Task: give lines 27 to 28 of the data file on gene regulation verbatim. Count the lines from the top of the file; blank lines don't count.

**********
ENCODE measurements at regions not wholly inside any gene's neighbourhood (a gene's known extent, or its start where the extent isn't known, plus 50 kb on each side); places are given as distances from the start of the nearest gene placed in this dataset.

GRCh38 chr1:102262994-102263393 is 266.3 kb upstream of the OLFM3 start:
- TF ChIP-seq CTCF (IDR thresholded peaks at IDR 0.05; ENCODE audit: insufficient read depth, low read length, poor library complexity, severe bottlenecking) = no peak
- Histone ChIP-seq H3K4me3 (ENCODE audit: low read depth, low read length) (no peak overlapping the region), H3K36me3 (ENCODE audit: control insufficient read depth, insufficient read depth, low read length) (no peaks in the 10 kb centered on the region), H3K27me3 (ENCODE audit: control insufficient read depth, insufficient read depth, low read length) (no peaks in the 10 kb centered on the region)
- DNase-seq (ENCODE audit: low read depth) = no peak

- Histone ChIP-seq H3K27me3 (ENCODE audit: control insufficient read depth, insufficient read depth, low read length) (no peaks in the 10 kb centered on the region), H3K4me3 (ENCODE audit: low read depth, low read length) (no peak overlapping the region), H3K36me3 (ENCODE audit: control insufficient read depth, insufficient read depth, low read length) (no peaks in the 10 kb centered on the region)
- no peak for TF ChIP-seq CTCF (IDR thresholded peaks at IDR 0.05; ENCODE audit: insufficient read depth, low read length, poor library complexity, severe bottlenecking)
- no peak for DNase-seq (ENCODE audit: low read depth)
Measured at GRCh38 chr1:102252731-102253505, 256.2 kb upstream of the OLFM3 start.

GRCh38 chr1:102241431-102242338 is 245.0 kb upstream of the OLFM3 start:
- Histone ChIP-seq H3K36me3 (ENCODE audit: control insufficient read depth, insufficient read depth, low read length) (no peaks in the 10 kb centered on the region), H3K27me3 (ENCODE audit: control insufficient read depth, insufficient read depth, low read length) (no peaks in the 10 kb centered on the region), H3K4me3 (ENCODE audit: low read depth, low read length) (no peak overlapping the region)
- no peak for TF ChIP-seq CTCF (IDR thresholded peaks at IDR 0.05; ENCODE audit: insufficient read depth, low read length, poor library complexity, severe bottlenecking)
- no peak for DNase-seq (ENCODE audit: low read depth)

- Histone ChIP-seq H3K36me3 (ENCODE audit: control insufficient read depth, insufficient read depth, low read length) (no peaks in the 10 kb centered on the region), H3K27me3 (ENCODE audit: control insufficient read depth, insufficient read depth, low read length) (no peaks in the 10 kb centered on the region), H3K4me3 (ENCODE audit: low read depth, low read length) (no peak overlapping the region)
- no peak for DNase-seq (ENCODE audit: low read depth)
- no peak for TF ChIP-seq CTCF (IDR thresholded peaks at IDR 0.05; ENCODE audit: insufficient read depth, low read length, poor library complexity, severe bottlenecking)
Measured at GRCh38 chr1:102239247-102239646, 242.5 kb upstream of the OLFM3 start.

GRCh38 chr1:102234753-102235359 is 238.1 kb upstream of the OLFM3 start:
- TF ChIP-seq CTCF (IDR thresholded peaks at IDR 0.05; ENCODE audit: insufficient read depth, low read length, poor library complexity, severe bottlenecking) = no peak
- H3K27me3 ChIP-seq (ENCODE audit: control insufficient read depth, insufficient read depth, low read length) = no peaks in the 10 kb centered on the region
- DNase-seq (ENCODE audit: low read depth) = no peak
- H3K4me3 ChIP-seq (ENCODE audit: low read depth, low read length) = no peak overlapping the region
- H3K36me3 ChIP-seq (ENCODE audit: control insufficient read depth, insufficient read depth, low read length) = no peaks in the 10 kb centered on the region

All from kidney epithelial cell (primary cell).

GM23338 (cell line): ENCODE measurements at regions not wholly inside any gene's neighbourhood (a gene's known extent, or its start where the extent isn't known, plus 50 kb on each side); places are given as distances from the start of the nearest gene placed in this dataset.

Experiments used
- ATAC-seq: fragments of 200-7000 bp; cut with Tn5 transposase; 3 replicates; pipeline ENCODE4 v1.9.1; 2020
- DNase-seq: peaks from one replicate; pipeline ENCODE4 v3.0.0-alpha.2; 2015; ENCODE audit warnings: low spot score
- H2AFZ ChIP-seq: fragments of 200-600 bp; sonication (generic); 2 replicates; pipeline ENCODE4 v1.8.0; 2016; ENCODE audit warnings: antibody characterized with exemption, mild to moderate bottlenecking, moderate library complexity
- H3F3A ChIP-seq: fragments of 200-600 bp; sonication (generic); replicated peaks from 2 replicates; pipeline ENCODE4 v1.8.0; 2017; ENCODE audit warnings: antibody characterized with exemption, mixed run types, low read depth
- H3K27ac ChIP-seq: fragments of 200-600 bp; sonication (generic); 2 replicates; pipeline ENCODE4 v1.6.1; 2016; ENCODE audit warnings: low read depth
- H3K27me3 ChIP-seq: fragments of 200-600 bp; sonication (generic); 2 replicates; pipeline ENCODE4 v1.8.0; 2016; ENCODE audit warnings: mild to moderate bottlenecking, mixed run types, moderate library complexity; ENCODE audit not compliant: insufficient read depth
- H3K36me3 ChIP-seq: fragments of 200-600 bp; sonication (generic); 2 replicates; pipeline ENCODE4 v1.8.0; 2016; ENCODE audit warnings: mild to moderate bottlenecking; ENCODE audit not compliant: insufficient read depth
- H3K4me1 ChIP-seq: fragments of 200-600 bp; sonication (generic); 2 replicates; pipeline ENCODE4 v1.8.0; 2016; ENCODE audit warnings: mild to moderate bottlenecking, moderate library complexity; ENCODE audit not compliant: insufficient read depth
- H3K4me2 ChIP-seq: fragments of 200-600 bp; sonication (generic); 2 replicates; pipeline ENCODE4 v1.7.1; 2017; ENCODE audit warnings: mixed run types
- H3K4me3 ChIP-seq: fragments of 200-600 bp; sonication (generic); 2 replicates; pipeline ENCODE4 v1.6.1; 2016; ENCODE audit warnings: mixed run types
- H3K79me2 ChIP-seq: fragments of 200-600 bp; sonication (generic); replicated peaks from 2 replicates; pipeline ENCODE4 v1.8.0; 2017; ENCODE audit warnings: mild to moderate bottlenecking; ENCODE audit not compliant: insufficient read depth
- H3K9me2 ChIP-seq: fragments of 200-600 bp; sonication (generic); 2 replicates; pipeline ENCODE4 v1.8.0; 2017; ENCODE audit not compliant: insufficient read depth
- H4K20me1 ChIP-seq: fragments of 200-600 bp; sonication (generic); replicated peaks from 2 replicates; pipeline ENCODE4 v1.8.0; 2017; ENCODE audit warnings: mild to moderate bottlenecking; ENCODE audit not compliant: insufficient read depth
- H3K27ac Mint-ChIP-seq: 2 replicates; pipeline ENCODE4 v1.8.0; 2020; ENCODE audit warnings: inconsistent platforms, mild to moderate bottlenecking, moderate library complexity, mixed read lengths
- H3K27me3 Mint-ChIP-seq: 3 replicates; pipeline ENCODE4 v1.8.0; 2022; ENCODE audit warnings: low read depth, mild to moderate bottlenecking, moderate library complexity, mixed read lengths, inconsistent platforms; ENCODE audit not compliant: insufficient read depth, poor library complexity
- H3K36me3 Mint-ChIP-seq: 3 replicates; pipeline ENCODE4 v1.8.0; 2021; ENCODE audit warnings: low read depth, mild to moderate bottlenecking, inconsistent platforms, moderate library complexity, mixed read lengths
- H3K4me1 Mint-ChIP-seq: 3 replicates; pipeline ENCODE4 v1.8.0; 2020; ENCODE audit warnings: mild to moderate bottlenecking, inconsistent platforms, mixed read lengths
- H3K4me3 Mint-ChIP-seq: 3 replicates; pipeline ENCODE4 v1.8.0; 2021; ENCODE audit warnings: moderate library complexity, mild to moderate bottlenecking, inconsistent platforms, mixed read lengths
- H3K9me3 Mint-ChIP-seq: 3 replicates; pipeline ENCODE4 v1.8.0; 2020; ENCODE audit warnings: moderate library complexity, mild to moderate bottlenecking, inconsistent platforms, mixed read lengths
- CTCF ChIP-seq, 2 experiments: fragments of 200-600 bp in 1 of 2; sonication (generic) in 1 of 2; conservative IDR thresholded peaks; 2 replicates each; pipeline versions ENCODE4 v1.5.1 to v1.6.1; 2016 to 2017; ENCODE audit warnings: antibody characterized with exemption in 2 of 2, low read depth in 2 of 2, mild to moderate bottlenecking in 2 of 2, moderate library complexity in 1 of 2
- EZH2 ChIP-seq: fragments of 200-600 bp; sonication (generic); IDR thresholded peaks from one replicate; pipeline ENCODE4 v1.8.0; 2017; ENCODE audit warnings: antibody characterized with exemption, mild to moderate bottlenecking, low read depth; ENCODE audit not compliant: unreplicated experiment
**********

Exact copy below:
- ATAC-seq: fragments of 200-7000 bp; cut with Tn5 transposase; 3 replicates; pipeline ENCODE4 v1.9.1; 2020
- DNase-seq: peaks from one replicate; pipeline ENCODE4 v3.0.0-alpha.2; 2015; ENCODE audit warnings: low spot score